Anticipated improved pitching depth should help the cause. So too should the realization of shortcomings at the plate – even for ateam that went into the Regional leading the nation in home runs with 72 and in slugging percentage – that Cajuns hitters experienced in Baton Rouge and understand they need to overcome. UL pounded out 15 runs and 19 hits against Jackson State. But it managed just four hits Friday against Sam Houston State, which started unpredictable Cody Dickson, and just three on Sunday against LSU. “Friday night they (the Bearkats) threw a lefty who was really wild. He’d go up,” Conrad said of Dickson. “In fact, I got hit twice.… Shugg (Tyler Girouard) got hit twice.

 

“(Dickson) would come way out of the zone and then paint the corners. That’s hard to hit. You don’t know where the ball is going – and he’d surprise you with a ball on the outside corner. Same thing on the inside corner. Then you’d get a breaking ball over. That’s just hard to deal with.”

 

LSU started a slowthrowing lefty, also hard-to-hit Brent Bonvillain.

“He pitched for a national championship at the junior-college level, so we just felt good about going back out with him,” Robichaux said. “We felt he was the one guy on our staff that had enough starting experience to handle (the) crowd, and just get us off to a good start.” Against Jackson State, UL threw sophomore No. 1 starter Austin Robichaux – the coach’s son. He struck out eight while allowing justonerunover 8.0 innings. “Austin… has Regional experience now,” Tony Robichaux said. “This is big for us. “The pitchers did a great job,” he added. “They really did.”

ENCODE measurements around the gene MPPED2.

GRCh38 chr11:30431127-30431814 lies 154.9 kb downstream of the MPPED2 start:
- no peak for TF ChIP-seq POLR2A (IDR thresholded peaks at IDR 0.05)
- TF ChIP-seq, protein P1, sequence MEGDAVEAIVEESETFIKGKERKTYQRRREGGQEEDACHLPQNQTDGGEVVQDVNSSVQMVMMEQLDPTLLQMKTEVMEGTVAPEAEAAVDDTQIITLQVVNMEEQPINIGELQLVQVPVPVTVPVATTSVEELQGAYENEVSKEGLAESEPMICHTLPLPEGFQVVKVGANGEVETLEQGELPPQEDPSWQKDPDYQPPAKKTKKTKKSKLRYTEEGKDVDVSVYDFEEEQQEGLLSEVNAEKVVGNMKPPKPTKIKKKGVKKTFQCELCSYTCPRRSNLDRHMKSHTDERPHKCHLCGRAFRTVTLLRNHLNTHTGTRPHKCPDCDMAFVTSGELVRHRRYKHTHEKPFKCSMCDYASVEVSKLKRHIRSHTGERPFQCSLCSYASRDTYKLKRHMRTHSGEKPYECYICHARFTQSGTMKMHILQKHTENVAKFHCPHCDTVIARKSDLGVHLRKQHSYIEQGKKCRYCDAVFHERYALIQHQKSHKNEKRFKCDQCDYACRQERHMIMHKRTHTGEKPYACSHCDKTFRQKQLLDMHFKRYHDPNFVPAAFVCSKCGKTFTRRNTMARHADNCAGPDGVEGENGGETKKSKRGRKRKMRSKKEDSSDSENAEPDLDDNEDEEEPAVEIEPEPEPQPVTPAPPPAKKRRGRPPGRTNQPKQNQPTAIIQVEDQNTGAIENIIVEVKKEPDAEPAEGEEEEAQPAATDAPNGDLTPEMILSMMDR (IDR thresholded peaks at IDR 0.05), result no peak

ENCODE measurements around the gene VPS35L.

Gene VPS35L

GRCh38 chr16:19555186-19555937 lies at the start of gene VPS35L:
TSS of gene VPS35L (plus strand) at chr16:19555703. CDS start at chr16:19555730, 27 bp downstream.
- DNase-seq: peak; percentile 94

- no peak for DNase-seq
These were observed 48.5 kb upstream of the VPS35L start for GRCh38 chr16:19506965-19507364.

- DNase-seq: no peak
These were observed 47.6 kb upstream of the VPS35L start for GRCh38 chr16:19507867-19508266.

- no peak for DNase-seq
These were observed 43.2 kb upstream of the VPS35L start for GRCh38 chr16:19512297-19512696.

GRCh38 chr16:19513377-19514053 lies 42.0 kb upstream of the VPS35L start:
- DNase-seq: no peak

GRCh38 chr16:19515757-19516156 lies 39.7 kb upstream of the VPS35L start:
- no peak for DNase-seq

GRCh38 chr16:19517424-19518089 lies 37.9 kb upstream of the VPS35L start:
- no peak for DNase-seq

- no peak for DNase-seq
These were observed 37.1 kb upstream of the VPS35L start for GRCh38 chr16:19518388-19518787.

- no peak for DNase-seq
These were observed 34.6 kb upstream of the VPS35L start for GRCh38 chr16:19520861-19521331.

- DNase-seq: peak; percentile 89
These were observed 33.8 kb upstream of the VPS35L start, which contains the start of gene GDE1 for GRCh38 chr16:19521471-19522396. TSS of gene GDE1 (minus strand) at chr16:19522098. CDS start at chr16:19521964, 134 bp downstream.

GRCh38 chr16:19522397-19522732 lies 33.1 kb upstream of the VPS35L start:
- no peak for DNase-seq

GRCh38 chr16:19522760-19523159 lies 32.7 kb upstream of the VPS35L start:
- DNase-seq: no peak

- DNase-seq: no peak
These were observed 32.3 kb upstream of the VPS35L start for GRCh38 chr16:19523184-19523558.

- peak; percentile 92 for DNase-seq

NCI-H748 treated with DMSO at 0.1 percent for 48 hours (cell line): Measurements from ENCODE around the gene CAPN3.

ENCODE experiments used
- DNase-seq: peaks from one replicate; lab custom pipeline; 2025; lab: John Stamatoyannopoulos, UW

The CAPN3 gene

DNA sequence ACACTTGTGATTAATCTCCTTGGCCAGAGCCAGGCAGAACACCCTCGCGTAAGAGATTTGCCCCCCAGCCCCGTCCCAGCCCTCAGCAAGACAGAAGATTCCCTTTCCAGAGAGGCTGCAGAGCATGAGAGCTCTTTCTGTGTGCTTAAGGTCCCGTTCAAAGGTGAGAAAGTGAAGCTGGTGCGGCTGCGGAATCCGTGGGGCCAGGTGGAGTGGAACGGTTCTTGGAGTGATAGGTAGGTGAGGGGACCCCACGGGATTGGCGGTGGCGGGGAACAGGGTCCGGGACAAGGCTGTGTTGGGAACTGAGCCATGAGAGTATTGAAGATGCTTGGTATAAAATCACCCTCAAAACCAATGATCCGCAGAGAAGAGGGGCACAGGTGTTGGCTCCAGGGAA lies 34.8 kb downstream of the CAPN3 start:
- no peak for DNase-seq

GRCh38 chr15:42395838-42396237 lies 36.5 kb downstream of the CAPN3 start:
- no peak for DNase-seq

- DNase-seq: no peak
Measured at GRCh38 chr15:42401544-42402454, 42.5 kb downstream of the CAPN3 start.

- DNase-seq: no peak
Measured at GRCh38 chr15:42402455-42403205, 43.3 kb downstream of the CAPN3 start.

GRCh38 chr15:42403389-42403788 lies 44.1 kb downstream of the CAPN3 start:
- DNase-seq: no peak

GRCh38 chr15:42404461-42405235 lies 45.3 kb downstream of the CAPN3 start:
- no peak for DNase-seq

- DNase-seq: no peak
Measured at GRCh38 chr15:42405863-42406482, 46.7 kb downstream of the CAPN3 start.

LAGNIAPPE: Austin Robichaux produced the best pitching record at 9-2 (with a 3.05 ERA) and Mayer had the lowest ERA at 1.31 in 20.2 innings. … Kjerstad ended up as UL’s top hitter at .388, and followed by Girouard at .360. … Designated- hitter Adams, third among top Cajun hitters by average at .339, just ahead of Harrison (.338), finished with a team-high 16 home runs and a teamhigh 55 RBIs. … Six Cajuns finished with seven or more homers: Adams, Kjerstad (12), Harrison (nine), Dylan Butler (eight), Strentz (seven) and Girouard (seven).

“That’s something we might have to work on next season – being more consistentwiththe different types of pitchers,” Conrad said. “That’s something we’re gonna work on next fall and get better at.”

 

Cajun starting pitchers, meanwhile, will just have to work on more of the same.

 

Robichaux knew his team was thin on arms all season, but ultimately more was squeezed out of the staff than perhaps even he thought was possible.

 

UL opened with sometimes- starter, sometimes- reliever Ryan Wilson on Friday, and he had a solid five innings in a 4-2 loss to SHSU during which Cajun hitters had that hard time. Cody Boutte struggled at the start of Sunday’s first against Sam Houston State and lasted only 1.2 innings. But Robichaux went back to him to open the LSU game and Boutte – who transferred to UL from LSU-Eunice – was strong early in front of 10,000-plus at Alex Box Stadium, opening with four straight scoreless innings.